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VANITY ON THE GRIDIRON
Jack Kerouac
January 08, 1968
Years before he became a spokesman for the Beat Generation of the mid-1950s, the author was a promising football player, beginning on the sandlots of his home town, Lowell, Mass., and continuing through high school, prep school and into Columbia University, which he attended on a scholarship. What follows are excerpts from the forthcoming novel, "Vanity of Duluoz," which records the athletic reminiscences of John L. Duluoz—who is Kerouac himself
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January 08, 1968

Vanity On The Gridiron

Years before he became a spokesman for the Beat Generation of the mid-1950s, the author was a promising football player, beginning on the sandlots of his home town, Lowell, Mass., and continuing through high school, prep school and into Columbia University, which he attended on a scholarship. What follows are excerpts from the forthcoming novel, "Vanity of Duluoz," which records the athletic reminiscences of John L. Duluoz—who is Kerouac himself

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This done, I go downstairs to the basement where my great stepmother Aunt Ti Ma has fixed up her place like a combination of gypsy with drapes and hanging beads in doorways and lace doilies Victorian style, a thousand dolls, comfort, beautiful, clean, neat chairs, reading her paper, big fat happy Ti Ma. Her husband is Nick the Greek, Evangelakis, whom she met and married in Nashua, N.H. after the death of my own mother's Pa. Her daughter Yvonne, blue-eyed, companion of her mother, married to Joey Robert who comes home every night at eleven with the Daily News from a trucking warehouse job and gets in his T shirt at the kitchen table and reads. Down there they have for me all the time great vast glasses of milk and beautiful sand tart cakes from Cushman's of Brooklyn. They say "Go to bed early now, Jacky, school and practice tomorrow. You know what your Mama said, gotta make good." But before I go to bed, full of cake and ice cream, I make my lunch for the next day: always the same: I butter one sandwich plain and the other peanut butter and jam, and throw in a fruit, either apple or banana, and wrap it up nice and put it in bag. Then Nick, Uncle Nick, takes me by the arm and says "When you have more time I tell you some more about Father Coughlin. If you want some more books, there are many more in the cellar. Look this one." He hands me a dusty old Jules Romains novel called "Ecstasy," no I think it was "Rapture." I take it upstairs and add it to my library. My room is separated from Aunt Yvonne's by nothing but a huge double glass door but the gypsy drapes are there. My own room has a disusable marble fireplace, a little sink in an alcove, and a huge bed. Out the vast Brooklyn Thomas Wolfe windows I see exactly what Wolfe always saw, even in that very month: old red light falling on Brooklyn warehouse windows where men lean out of sills in undershirts chewing on toothpicks while taking a break.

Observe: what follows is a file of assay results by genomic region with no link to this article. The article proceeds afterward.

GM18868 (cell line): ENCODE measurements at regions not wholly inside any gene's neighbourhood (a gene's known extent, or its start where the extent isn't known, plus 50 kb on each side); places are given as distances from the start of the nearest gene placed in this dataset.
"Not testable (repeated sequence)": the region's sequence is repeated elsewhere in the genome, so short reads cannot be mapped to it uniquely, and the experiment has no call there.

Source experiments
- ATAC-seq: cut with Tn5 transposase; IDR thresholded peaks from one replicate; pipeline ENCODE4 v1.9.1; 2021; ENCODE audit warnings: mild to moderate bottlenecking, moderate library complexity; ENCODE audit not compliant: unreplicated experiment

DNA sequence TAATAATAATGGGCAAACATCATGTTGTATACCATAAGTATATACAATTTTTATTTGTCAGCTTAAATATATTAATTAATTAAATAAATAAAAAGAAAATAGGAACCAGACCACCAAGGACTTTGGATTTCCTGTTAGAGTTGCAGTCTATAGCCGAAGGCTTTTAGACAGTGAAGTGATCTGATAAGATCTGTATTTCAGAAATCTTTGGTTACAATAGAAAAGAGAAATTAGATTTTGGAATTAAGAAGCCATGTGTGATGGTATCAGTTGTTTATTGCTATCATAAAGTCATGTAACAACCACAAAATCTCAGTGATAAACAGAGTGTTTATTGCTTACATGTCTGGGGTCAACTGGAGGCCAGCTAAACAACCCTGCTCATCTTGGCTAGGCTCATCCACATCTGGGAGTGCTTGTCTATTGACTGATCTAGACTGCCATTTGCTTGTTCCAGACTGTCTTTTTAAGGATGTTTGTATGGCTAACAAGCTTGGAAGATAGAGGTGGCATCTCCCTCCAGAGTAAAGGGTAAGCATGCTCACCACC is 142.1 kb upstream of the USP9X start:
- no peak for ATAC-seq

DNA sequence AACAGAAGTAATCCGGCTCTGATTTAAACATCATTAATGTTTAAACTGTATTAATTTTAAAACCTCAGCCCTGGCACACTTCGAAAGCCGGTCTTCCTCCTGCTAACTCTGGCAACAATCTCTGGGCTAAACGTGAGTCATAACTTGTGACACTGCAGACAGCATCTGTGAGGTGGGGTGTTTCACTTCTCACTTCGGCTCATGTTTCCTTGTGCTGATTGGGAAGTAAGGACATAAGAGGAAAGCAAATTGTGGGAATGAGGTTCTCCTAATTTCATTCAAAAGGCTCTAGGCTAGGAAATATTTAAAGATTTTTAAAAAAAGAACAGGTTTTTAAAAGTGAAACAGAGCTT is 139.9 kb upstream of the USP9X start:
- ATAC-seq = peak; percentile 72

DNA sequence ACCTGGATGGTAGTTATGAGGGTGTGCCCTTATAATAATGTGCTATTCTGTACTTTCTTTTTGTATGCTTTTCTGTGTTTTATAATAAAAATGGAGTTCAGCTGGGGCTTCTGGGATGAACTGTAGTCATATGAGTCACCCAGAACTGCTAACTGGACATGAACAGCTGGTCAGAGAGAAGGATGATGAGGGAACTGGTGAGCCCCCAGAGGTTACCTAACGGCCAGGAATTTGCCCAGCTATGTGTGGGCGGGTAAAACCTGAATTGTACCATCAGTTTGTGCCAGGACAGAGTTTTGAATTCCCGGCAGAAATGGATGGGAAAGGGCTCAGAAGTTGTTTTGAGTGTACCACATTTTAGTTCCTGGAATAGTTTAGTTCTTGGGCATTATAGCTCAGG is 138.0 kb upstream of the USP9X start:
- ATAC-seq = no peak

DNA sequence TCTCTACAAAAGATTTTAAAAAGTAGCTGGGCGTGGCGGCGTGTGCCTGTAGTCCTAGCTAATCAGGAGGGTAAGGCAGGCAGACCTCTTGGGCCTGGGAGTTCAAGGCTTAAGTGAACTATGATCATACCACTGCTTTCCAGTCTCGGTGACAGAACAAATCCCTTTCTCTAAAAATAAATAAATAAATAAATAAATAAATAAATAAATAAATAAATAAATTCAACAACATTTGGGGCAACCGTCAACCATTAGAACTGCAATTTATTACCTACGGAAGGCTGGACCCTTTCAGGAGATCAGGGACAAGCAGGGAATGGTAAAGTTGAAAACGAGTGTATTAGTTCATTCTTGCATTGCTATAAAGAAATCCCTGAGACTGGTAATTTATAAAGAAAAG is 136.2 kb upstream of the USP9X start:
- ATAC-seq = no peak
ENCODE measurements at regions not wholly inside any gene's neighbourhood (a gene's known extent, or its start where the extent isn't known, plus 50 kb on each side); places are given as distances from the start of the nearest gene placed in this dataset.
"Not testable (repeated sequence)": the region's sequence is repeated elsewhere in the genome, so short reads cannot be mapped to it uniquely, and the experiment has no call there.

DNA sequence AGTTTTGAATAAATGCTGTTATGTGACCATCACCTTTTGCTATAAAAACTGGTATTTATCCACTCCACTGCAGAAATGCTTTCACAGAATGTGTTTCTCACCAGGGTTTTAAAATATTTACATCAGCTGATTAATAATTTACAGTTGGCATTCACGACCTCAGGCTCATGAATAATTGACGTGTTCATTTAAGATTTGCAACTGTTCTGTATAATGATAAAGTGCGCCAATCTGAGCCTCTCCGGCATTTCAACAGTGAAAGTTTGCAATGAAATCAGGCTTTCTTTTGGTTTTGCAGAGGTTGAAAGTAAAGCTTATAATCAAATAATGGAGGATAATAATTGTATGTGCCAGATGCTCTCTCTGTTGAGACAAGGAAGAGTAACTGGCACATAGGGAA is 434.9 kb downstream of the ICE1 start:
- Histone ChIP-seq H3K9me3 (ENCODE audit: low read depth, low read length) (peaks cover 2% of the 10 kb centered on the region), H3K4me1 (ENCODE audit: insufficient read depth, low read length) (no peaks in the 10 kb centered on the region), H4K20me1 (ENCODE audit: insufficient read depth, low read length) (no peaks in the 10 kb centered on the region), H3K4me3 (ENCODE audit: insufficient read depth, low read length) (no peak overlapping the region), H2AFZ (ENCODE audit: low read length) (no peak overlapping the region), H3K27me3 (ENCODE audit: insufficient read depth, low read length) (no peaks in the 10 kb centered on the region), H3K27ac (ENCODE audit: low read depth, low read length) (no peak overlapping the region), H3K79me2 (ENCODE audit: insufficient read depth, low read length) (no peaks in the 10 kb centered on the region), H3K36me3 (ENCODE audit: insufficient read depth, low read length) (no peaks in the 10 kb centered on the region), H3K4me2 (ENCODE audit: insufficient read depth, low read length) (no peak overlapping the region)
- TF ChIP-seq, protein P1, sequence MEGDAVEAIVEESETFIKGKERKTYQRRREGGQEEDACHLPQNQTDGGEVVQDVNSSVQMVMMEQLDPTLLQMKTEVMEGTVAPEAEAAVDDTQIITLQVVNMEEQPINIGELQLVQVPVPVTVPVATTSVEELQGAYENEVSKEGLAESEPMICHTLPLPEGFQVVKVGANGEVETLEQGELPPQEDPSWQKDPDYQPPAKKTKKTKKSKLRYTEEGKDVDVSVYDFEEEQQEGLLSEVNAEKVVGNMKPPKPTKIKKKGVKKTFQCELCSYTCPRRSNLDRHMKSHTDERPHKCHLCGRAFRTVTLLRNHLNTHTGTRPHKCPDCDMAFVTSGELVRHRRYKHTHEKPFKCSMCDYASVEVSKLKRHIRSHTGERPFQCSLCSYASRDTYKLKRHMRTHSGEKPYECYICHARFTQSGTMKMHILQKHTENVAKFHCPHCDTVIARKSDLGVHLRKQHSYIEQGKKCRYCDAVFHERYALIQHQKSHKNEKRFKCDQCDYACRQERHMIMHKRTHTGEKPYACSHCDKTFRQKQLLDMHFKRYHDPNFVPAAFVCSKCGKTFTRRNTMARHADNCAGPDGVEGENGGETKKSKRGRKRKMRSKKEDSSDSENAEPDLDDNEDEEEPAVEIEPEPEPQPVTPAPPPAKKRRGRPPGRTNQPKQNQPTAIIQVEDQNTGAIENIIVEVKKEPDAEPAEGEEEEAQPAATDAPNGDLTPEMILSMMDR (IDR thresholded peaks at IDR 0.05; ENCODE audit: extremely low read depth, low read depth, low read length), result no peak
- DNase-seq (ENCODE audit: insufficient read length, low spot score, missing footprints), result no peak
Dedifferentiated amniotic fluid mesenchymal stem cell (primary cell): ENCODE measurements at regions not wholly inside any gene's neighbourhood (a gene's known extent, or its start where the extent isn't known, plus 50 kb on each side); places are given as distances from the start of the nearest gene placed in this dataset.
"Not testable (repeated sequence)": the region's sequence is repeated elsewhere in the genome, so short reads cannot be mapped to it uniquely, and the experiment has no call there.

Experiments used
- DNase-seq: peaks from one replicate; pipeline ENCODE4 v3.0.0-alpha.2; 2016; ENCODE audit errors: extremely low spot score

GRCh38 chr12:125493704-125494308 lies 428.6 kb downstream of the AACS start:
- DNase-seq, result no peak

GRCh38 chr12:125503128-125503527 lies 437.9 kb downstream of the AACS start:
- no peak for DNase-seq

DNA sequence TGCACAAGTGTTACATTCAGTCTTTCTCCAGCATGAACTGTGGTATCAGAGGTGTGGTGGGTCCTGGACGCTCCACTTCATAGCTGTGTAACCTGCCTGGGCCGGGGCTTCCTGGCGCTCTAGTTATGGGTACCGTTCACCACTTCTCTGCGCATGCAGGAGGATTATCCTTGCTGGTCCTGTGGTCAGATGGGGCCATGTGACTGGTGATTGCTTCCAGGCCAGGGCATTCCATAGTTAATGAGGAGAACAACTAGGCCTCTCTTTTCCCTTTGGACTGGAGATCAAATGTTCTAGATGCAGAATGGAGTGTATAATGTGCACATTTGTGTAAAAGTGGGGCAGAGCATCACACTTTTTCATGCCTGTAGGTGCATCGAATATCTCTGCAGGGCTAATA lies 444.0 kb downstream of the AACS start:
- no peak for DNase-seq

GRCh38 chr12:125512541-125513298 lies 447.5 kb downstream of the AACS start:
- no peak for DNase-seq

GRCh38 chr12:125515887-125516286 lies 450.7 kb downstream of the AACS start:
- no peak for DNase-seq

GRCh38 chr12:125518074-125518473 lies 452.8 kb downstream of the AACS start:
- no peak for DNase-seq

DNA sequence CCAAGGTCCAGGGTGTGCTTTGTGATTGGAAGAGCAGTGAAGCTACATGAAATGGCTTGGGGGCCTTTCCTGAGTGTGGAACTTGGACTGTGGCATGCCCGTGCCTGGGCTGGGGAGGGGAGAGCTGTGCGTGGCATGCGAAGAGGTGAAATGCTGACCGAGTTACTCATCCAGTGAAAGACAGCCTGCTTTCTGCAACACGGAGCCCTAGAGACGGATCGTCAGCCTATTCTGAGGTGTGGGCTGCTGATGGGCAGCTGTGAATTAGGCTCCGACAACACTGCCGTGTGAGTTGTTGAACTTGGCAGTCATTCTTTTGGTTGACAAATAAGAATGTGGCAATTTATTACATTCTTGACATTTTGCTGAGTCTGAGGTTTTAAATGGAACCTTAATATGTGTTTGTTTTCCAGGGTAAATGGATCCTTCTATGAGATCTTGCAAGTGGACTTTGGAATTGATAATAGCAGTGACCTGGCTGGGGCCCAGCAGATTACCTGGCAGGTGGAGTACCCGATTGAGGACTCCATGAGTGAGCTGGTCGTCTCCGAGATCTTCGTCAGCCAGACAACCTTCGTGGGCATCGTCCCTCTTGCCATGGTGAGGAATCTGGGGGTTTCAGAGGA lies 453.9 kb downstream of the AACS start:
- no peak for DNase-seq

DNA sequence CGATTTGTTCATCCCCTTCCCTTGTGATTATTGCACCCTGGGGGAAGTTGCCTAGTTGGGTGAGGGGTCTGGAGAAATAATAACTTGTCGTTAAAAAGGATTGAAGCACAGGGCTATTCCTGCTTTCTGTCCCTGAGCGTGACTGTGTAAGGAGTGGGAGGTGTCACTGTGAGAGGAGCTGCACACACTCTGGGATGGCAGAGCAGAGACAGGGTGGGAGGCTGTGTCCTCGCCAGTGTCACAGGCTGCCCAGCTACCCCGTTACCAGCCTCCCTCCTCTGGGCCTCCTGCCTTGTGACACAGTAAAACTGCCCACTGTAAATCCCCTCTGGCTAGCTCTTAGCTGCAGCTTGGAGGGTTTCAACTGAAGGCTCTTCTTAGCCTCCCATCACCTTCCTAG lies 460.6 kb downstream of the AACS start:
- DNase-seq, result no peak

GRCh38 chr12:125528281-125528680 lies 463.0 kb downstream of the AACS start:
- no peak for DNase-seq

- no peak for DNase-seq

I set up my neatly pressed pants, sports jacket, school books, shoes in place together neatly, socks over that, wash and go to bed. I set the alarm clock for, listen to this, 6 a.m.

At 6 a.m. I groan and get out, wash, dress, go downstairs, take that lunch bag and rush out into the pippin' red nippy streets of Brooklyn and go three blocks to the IRT subway at the El on Fulton Street. Down I go and push into the subway with hundreds of people carrying newspapers and lunch bags. I stand all the way to Times Square, threequarter solid hour, every blessed morning. But what does young dughead do about it? I whip out my math book and do all my homework while standing, lunch between feet. I always find a corner where I can sorta guard my lunch between feet and where I can lean and turn and study with face to lurching car wall. What a stink in there, of hundreds of mouths breathing and no air; the sickening perfume of women; the well-known garlic breath of Old New York; old men coughing and secretly spitting between their feet. Who lived through it?

Everybody.